SMALL businesses are struggling under the weight of business rates, despite having confidence in the economy.

These are the views of the government’s small business commissioner Paul Uppal who visited Bolton this week to speak with company owners about the issues they face every day.

Mr Uppal was appointed to the newly created office last year and says he is often approached by business owners who feel penalised by rates.

The number of firms falling into insolvency hit a five-year high in the first three months of 2019 and the Federation of Small Businesses (FSB) has also pointed the finger at a business rates system it says is “unfair”.

The commissioner agrees, he believes that many firms in Bolton, and across the country, are unjustly impacted by the tax — which he says is “not fit for purpose”.

“It’s fundamentally a tax on a building,” Mr Uppal explained.

“It’s called business rates but it’s not business rates, it’s a property tax — so for a start call it by its proper name.

“Secondly, I think it’s an outdated tax in an increasingly online age where you’ve got your online operators who don’t have to pay any business rates or certain others with exemptions, why are some business penalised by this and others not?”

This view seems to be shared by many Bolton companies. Robert Downes, FSB development manager for Greater Manchester, said: “I totally agree with what he said. There’s a myriad of problems with the business rates system in this country.

“It dates back hundreds of years to when the system was first started.”

The Bolton News:

A major problem with the system, according to Mr Downes, is that it unfairly penalises “bricks and mortar” companies ahead of firms which only operate online.

This is because the rates are charged on the premises which a company operates from, and the rateable values of town centre shops can be significantly higher than an out-of-town warehouse used to sell products on the internet.

“Let’s say you have a business that makes USB sticks. They are selling their product through Amazon or another online retailer and they are sending their products straight to the consumers’ doors.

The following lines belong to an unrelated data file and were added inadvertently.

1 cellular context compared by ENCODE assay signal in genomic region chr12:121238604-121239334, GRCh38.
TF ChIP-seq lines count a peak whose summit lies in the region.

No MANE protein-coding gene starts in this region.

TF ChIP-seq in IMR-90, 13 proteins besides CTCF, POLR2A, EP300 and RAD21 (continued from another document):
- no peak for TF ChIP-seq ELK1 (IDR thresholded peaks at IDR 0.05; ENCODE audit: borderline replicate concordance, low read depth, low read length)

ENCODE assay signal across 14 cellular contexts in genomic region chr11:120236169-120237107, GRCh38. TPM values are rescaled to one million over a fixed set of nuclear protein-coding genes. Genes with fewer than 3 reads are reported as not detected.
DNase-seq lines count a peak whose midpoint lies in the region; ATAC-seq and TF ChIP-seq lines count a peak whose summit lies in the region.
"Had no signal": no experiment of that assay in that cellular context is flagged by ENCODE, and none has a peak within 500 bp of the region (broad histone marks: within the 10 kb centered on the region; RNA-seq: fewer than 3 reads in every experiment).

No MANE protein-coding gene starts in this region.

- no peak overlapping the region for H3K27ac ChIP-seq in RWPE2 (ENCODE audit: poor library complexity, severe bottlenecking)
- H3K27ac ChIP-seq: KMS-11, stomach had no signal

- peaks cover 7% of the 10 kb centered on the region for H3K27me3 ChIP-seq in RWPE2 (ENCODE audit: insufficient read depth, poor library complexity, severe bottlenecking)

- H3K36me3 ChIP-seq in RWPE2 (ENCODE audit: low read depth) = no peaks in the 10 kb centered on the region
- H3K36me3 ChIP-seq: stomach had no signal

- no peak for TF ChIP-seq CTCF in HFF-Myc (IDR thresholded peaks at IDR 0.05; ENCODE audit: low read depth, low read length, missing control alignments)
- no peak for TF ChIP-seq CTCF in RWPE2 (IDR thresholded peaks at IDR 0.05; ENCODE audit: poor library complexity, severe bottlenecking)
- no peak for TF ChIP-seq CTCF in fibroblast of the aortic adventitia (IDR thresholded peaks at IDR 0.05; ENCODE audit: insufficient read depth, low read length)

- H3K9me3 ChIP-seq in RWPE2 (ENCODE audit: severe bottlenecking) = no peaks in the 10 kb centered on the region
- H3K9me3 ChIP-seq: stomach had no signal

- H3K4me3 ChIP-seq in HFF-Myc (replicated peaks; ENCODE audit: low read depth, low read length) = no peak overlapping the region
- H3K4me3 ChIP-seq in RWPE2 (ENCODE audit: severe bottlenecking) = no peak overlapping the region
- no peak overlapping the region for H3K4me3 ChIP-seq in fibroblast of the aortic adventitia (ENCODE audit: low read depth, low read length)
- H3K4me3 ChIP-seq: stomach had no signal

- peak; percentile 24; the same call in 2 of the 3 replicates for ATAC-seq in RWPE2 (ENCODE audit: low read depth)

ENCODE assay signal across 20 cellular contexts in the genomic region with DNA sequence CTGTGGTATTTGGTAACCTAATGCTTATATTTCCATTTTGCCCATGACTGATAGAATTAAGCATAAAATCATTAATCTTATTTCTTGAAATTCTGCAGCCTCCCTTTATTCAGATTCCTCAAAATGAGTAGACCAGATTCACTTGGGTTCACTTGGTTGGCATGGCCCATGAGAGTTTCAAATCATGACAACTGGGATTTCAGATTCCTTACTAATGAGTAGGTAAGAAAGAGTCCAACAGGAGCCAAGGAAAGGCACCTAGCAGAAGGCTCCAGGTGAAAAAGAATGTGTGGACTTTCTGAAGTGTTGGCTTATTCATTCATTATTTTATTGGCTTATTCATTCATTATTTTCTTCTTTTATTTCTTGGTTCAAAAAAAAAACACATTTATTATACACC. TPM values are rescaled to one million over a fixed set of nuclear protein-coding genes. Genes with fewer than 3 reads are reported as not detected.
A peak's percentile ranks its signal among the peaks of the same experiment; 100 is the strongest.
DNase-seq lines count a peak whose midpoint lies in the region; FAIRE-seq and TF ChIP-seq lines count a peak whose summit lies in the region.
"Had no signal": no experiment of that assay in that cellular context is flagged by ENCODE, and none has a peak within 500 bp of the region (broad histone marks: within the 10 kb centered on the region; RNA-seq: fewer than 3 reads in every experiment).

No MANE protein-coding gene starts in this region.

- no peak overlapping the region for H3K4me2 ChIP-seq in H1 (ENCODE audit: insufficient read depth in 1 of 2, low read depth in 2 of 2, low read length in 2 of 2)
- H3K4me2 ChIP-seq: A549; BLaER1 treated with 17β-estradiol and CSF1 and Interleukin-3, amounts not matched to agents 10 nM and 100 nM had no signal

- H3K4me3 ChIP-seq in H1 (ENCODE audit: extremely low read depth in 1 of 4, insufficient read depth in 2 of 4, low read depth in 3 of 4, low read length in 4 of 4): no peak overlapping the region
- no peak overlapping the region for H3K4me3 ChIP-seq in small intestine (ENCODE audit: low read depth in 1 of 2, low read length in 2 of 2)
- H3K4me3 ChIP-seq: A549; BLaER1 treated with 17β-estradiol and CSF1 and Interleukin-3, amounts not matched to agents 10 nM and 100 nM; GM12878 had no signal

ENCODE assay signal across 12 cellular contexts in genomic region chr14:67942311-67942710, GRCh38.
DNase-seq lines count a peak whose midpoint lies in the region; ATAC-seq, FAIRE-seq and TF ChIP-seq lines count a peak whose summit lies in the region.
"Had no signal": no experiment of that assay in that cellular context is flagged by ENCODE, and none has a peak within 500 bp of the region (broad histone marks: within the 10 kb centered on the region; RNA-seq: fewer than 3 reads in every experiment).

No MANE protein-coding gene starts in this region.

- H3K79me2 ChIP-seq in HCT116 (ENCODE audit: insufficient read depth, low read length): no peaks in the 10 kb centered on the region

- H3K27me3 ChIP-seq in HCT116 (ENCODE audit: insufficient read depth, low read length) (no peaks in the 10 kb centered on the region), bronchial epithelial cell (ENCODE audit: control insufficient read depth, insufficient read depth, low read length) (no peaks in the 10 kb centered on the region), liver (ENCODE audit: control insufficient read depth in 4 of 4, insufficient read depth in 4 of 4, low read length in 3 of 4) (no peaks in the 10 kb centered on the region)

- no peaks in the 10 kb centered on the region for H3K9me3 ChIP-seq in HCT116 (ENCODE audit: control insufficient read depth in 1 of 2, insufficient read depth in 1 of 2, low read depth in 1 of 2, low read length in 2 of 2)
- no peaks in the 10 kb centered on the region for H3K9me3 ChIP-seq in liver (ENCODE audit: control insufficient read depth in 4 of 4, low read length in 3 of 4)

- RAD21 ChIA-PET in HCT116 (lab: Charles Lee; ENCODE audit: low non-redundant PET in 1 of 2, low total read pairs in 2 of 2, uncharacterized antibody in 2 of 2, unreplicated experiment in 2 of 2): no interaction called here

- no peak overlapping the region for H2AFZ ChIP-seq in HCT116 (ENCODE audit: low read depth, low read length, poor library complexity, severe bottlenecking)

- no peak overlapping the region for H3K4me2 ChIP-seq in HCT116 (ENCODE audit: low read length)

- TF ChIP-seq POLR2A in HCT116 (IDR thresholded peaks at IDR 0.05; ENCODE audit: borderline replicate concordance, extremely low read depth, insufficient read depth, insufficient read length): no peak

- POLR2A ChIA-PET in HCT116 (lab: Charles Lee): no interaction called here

“Because of this, they can undercut high street retailers.”

The Bolton News:

The rates are collected by Bolton Council, but set by the government’s Valuation Office Agency.

A spokesman for the authority said: “As a council, we are keen to support local businesses in any way possible. Any business struggling with rates payments should contact our business rates team to ensure it is receiving any reliefs it might be entitled to.

“If a business disputes the rateable value of their property, they should contact the VOA immediately.”

The small business commissioner was visiting the borough to speak with company owners who could ask him questions about these issues.

While in the area he took a trip to Context Pneumatic Supplies, a family-run business in Tonge Fold which supplies parts to engineering firms.

Bob Leather is the managing director of Context and has been running the firm for 11 years.

He said the company has experienced a recent growth but that competition is tighter than ever, especially in the online sector where the firm does a lot of its business.

“It’s hard work and the margins are tight,” Mr Leather said.

“There’s a lot of competition out there and there’s a lot of online competition but we are actively online.

“It’s a big part of our sales. If you are not online you are not going to survive.”

The Bolton News:

In response to repeated calls to revamp the business rates system, the government has made a number of changes.

In April, chancellor Philip Hammond cut charges on smaller firms by up to a third in an effort to improve the financial situation for struggling high-street businesses.

Local Authorities can also bid for a share of £675m from the Future High Streets Fund, which aims to future-proof retail centres against changes in the market.

More than 300 councils have made bids for this cash and up to £55m has already been allocated to regenerating “heritage high-streets”.

This money can also be used to improve access and transport links in key areas or create new work spaces or venues.

High Streets Minister Jake Berry said: “The government has the power to set the direction but those on the ground know best.

“I look forward to reviewing the innovative proposals from local leaders to transform our high streets and town centres and make them fit for the future.

“We are determined to ensure high streets continue to sit at the heart of our communities for generations to come.

“Our Future High Streets Fund will sit front and centre of our Plan for the High Street as we work to achieve this aim.”

Who is the small business commissioner?

THE OFFICE of the small business commissioner was first established in late 2017 to give small companies a hand in chasing bills owed by larger firms.

The free service has now been operating for 16 months and has managed to recover around £3.5m owed to small businesses in the past six months.

Commissioner Paul Uppal meets with companies across the country to hear concerns around late payments and other issues that affect smaller companies

Explaining the work, he said: “The office of the Small Business Commissioner has been set up to help small businesses around the issue of late payment.

“So if you’re a small business and you’ve got a problem around the particular issue of being paid late by a big business please feel free to contact us.”

He added: “Above that, we have a lot of traffic through our website, we give advice and guidance to small businesses about what they can do.

“We cover the whole of the UK, over 50,000 businesses go bust every year over this issue of late payment so it really is a big challenge.

“When you’re a new business starting up it’s something that nobody really talks about.”